Josh Friedman in front of the Republika Srpska presidency in Banja Luka, Bosnia

Report on the Republika Srpska referendum:

The following is the first post of a hopefully regularly published blog on the Balkans.


Summer has ended, but tensions are simmering in the Balkans. Talk of war has erupted for the first time in a while, with Bosniaks threatening to grab territory from Serbs and Serbia vowing to come to the defense of its ethnic kin in Bosnia.

To kick off the fall, Republika Srpska, Bosnia’s Serb region, is holding a referendum on whether or not the entity can continue to celebrate its annual holiday, Republika Srpska Day (Jan. 9). It may sound trivial, but the vote is what prompted a few loose cannons to beat their Balkan war drums this week.

FreeManPost will be reporting from Banja Luka, by the way, on referendum day (Sept. 25).

Elsewhere in the region, asylum seekers are still passing through the Balkans (primarily Greece, Bulgaria and Serbia) on their way to Western Europe, albeit in much smaller numbers than in 2015, when more than 1 million migrants made their way across the peninsula.

What is seemingly keeping the migrant flows down is a shaky deal between the EU and Turkey, in which Ankara is supposed to serve as Europe’s gatekeeper. Turkish President Recep Tayyip Erdogan has repeatedly threatened to cut off the deal and flood the Balkans with refugees. The establishment of a new EU border force, though, may deter Erdogan from massing migrants next to Bulgaria and Greece.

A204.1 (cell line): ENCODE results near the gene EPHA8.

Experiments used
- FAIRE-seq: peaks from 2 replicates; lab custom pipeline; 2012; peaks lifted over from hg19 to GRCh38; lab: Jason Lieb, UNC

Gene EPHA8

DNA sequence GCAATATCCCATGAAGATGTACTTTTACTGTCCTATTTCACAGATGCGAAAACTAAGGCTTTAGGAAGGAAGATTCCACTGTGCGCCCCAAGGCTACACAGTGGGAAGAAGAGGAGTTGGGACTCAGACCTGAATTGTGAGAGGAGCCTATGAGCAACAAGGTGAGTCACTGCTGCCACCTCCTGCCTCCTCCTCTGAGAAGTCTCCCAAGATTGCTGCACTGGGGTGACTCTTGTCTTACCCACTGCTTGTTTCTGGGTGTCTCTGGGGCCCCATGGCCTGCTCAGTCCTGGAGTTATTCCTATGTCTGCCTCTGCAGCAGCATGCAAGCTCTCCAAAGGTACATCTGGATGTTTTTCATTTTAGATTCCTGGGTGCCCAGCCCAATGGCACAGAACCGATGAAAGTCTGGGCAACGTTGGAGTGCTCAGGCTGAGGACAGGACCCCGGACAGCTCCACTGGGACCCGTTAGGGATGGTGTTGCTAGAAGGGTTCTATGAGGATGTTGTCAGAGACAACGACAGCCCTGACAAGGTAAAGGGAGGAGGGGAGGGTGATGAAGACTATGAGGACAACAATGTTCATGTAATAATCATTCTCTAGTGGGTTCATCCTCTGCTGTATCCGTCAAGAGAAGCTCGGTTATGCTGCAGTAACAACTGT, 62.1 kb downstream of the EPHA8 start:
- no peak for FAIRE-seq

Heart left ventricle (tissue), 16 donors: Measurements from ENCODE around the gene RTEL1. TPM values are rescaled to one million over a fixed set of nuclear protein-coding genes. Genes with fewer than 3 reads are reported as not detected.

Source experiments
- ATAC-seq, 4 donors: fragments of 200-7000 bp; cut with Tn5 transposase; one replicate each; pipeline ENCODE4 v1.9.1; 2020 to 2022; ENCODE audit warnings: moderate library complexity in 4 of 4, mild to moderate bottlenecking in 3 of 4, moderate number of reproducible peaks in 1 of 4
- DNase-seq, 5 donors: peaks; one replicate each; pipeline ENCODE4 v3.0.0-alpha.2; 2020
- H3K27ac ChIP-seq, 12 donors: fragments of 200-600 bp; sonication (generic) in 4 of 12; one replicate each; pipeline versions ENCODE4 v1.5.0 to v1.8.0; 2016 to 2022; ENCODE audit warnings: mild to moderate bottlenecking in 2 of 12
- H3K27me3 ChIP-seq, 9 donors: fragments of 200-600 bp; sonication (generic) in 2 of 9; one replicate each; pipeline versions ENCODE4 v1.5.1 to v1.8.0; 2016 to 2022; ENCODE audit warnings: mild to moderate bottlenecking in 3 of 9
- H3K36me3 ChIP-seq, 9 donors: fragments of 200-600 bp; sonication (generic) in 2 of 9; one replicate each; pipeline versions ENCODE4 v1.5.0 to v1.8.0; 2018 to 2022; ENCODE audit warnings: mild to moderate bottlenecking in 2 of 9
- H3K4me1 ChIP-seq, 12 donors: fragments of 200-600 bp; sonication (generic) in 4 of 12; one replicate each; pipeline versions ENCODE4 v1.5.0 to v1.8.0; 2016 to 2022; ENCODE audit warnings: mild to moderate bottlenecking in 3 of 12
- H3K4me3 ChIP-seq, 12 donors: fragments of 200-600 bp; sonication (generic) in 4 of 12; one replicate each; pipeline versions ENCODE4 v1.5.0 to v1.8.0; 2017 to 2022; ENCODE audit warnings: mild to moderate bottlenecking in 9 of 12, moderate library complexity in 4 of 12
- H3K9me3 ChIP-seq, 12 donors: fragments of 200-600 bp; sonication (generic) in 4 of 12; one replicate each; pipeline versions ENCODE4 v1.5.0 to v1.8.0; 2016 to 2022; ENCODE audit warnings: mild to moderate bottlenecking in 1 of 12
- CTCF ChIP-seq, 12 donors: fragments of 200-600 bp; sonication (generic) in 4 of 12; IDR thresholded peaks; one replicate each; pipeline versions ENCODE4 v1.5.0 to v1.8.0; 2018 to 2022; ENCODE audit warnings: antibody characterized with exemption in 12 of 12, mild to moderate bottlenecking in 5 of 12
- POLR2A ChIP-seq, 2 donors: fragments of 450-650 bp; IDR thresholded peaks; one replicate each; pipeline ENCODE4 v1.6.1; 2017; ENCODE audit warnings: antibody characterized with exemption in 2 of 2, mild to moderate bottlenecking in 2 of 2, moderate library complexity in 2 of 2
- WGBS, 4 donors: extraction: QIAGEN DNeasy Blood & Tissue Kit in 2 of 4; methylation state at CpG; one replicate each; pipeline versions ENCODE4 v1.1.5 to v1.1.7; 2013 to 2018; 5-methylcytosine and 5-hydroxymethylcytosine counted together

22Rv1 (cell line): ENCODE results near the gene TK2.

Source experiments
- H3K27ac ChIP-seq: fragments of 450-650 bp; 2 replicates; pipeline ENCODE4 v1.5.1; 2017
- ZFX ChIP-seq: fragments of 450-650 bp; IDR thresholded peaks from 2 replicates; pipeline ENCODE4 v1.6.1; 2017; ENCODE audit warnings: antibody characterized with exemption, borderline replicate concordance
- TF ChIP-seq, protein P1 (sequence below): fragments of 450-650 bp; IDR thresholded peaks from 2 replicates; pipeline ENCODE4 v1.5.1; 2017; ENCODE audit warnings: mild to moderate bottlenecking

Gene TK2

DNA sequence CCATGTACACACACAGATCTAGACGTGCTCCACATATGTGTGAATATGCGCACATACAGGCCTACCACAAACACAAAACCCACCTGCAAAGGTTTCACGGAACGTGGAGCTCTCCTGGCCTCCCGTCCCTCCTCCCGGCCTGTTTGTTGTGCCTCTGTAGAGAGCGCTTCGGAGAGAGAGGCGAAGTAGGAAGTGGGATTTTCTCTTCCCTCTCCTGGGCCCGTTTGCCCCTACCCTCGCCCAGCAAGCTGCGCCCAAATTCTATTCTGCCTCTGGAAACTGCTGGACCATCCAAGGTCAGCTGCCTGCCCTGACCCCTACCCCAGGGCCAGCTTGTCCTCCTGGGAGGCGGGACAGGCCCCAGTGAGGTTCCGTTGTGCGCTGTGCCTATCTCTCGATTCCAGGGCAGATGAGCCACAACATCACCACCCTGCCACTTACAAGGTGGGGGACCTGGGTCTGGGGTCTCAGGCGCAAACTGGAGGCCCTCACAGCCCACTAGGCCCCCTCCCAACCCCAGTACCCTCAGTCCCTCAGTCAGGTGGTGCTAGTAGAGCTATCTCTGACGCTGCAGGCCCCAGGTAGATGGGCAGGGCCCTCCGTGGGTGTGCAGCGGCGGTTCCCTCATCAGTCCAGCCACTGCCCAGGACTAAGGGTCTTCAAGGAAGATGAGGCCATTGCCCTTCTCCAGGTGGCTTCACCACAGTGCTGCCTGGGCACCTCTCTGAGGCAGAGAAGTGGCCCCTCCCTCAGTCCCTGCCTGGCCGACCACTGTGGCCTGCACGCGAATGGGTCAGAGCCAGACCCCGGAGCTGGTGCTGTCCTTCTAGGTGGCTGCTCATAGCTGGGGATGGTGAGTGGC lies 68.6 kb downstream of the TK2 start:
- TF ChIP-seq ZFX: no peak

Across the Pannonian Plain, Budapest, which is leading the anti-refugee charge in the EU, will hold its own referendum on Oct. 2. The Hungarian referendum takes aim at Brussels’ decision to forcibly relocate refugees in EU member states. In addition to turning to the ballot box, Hungary has reinforced its anti-migrant fences on its borders with Serbia and Croatia, causing further concerns about the Balkans becoming a refugee parking lot.

Violence has broken out in Kosovo this year. As recently as last month, rocket-propelled grenades have been fired at state institutions. The violence has not been inter-ethnic. Albanians have been attacking (tear-gassing, Molotov cocktailing etc.) Albanians, but the source of the anger is planned concessions to Serbia and Montenegro.

Montenegro will hold parliamentary elections in October, though there is little doubt who the next prime minister will be. Milo Djukanovic has held power in Podgorica (as premier or president) almost continuously since the early 90s, or well before Montenegro was even a country.

The Bulgarian presidency is up for grabs this fall, and Russia appears to have a horse in the race. There isn’t much of a race, though, because the ruling party wants to wait until the 11th hour to nominate a candidate.

Macedonia could finally hold “early” parliamentary elections. A vote is scheduled for December, but the elections have twice been postponed this year. Thus far, Macedonia’s opposition has failed to show its western backers that it can win, and Skopje’s ruling party has failed to show it can shake its corrupt ways.

Serbia and Croatia have already held early parliamentary elections this year. The focus of at least one of the election cycles was mutual anger between Belgrade and Zagreb. Both elections created spikes in nationalist rhetoric, but resulted in little change in the respective governments. Serbia, however, did see nationalists return to its parliament.

Despite all the talk, don’t expect war this fall. But, if for whatever reason war breaks out, expect FreeManPost to be there.

Also, feel free to comment or request coverage of certain events.